Eighteen months later, a sister was born. As I now had two kids in France I was being brought into local life. Both girls attended a little local nursery school and I had no choice but to do my best to communicate with the teachers. It was a struggle and I often felt like a fool but it gave me the push I needed to get moving with the language. With the girls I’d watch many of the children’s programs, I’d take them to see “Guignol” in Les Jardins de Tuileries and even go to story time at the local library. I didn’t understand anything but they loved it. Doing all of this helped me to learn a phrase or two. I’d sing along with them as best as I could and to this day, I know most of the words to all of the jingles. I’m very fluent in “toddler and baby”.

Most people were helpful, and I did end up making one friend who tried her best to help me. Our kids met at school and she lived in my neighborhood. We would spend a lot of time together on the playground and we’d help each other with the kids. It was very nice. As time went on and I got to know her better, I asked her to help me. She’d write down all of the mistakes she’d hear me say, and I would take these lists home and study them. She was very patient, and in hindsight, I now see that this was the true beginning of my integration with the French. I had found a true friend and we would do a lot of things together with our children. I don’t know how she put up with me but she did and before I knew it I was living my life as a local. She also taught me a lot in the kitchen which was a bonus.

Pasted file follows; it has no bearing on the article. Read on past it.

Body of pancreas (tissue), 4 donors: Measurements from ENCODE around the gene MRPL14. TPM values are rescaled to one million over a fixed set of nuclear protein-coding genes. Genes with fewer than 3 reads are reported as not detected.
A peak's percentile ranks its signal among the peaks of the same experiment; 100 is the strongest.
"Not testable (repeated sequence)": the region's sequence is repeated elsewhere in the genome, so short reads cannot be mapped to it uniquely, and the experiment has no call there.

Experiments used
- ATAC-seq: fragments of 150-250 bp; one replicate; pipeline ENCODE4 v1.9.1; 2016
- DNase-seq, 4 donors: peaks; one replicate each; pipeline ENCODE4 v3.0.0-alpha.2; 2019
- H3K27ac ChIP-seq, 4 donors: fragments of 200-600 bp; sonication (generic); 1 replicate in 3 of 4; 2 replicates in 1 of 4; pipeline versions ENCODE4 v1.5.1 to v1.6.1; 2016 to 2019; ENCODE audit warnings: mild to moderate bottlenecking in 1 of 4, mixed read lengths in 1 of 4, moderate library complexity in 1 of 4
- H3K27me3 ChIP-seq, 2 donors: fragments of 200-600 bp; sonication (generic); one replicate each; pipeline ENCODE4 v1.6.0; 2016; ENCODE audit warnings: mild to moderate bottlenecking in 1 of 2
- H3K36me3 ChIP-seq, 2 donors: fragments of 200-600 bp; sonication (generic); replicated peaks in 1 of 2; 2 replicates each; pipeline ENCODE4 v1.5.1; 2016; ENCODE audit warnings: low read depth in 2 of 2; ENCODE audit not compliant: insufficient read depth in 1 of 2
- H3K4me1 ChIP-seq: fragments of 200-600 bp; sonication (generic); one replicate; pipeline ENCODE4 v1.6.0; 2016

Years after all of that…

French language journey